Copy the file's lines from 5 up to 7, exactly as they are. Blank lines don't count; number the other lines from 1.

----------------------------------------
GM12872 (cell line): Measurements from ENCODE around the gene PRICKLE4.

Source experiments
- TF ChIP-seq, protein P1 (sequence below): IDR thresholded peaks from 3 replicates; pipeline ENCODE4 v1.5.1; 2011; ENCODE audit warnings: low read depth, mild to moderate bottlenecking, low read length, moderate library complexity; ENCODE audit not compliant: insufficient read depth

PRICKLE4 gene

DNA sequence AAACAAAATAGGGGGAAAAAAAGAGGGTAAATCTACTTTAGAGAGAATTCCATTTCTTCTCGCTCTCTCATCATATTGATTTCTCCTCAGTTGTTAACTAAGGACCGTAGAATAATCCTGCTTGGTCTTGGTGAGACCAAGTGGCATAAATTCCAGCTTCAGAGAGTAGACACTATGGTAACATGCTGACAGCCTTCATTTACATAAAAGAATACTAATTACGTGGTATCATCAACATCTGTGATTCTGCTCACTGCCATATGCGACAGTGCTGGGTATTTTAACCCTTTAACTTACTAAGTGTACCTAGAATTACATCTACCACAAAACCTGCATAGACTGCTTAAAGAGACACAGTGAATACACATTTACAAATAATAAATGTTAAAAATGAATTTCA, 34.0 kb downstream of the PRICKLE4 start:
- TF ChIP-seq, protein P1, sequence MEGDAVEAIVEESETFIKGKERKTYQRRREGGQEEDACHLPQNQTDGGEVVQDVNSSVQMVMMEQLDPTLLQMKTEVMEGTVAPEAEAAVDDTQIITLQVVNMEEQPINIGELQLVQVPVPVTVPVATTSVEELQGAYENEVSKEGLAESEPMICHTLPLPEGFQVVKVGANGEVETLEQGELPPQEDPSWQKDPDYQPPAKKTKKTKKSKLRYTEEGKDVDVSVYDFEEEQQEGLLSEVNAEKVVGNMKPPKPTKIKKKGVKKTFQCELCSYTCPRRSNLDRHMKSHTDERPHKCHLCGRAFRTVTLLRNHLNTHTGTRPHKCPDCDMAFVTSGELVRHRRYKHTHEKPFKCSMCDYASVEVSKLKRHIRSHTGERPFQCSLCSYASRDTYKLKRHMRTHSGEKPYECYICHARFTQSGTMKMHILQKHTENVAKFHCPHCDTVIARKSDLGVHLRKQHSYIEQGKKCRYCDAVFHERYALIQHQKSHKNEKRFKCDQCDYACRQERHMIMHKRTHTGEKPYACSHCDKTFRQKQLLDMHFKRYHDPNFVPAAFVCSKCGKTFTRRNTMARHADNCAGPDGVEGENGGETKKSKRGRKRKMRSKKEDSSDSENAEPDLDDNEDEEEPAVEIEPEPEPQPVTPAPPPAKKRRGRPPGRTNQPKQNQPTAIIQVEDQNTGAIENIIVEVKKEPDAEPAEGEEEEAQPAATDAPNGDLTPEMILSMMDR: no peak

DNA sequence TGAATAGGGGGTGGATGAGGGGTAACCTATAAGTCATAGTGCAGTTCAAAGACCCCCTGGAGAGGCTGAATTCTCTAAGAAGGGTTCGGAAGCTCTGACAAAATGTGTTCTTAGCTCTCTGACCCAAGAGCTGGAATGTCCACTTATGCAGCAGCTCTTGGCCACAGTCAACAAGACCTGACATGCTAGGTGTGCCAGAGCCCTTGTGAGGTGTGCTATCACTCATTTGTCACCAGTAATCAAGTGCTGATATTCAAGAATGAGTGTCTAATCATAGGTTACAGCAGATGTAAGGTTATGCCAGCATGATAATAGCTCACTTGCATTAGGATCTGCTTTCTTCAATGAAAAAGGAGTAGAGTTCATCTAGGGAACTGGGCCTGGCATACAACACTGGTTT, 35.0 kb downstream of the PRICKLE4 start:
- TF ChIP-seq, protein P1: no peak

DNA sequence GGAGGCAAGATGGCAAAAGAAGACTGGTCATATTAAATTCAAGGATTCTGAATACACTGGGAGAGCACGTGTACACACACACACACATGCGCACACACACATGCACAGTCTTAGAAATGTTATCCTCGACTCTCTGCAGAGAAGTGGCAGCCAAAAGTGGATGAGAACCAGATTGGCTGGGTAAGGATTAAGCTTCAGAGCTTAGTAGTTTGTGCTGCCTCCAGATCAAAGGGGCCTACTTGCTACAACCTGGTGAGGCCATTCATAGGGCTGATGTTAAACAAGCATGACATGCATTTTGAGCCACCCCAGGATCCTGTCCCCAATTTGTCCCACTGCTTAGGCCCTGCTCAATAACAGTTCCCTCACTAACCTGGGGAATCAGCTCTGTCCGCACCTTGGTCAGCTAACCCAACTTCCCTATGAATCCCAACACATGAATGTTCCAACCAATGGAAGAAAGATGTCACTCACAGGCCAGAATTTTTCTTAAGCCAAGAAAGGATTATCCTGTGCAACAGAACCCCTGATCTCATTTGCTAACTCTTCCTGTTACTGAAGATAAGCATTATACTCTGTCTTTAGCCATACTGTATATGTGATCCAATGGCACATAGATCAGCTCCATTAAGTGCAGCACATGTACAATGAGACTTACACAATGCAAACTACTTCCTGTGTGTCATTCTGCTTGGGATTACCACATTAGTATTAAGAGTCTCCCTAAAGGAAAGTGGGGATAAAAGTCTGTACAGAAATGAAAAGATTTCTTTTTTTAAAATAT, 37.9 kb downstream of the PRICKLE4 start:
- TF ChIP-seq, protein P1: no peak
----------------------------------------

DNA sequence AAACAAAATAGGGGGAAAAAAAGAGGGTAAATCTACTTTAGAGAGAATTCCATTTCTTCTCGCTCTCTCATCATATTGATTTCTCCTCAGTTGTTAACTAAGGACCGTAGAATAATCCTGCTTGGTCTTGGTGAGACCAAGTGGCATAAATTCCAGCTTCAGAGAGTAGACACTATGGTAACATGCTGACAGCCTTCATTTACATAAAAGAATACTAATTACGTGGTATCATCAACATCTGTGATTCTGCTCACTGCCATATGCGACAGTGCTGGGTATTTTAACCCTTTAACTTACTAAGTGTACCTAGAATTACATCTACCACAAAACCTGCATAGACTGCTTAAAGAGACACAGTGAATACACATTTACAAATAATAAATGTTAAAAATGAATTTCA, 34.0 kb downstream of the PRICKLE4 start:
- TF ChIP-seq, protein P1, sequence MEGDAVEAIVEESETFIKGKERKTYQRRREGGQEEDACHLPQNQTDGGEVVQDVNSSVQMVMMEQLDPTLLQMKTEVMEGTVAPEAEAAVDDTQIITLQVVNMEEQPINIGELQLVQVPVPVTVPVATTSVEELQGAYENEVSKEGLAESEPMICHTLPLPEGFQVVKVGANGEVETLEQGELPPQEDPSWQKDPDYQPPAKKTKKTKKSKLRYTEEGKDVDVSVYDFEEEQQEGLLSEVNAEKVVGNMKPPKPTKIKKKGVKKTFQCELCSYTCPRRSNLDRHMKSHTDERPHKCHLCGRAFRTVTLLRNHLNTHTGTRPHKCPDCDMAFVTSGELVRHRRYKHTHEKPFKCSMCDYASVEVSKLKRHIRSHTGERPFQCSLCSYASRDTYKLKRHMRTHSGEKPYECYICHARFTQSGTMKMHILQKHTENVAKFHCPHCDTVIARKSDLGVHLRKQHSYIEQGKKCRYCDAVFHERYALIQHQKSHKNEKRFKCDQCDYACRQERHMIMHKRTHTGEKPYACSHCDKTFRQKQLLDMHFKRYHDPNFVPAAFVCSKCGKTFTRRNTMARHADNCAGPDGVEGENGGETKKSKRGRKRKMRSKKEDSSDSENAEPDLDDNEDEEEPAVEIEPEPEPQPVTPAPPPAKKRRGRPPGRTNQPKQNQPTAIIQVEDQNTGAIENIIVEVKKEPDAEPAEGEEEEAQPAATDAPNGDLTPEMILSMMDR: no peak

DNA sequence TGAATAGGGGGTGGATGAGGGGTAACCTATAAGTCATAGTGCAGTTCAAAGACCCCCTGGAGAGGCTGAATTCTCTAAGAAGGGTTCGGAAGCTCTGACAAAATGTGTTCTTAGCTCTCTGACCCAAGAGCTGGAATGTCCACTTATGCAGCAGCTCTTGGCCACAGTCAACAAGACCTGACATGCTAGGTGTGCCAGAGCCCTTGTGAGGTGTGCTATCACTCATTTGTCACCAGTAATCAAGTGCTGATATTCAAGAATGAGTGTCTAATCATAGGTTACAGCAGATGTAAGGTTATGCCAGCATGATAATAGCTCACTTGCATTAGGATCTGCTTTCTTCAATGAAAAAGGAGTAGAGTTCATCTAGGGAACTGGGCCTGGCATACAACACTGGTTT, 35.0 kb downstream of the PRICKLE4 start: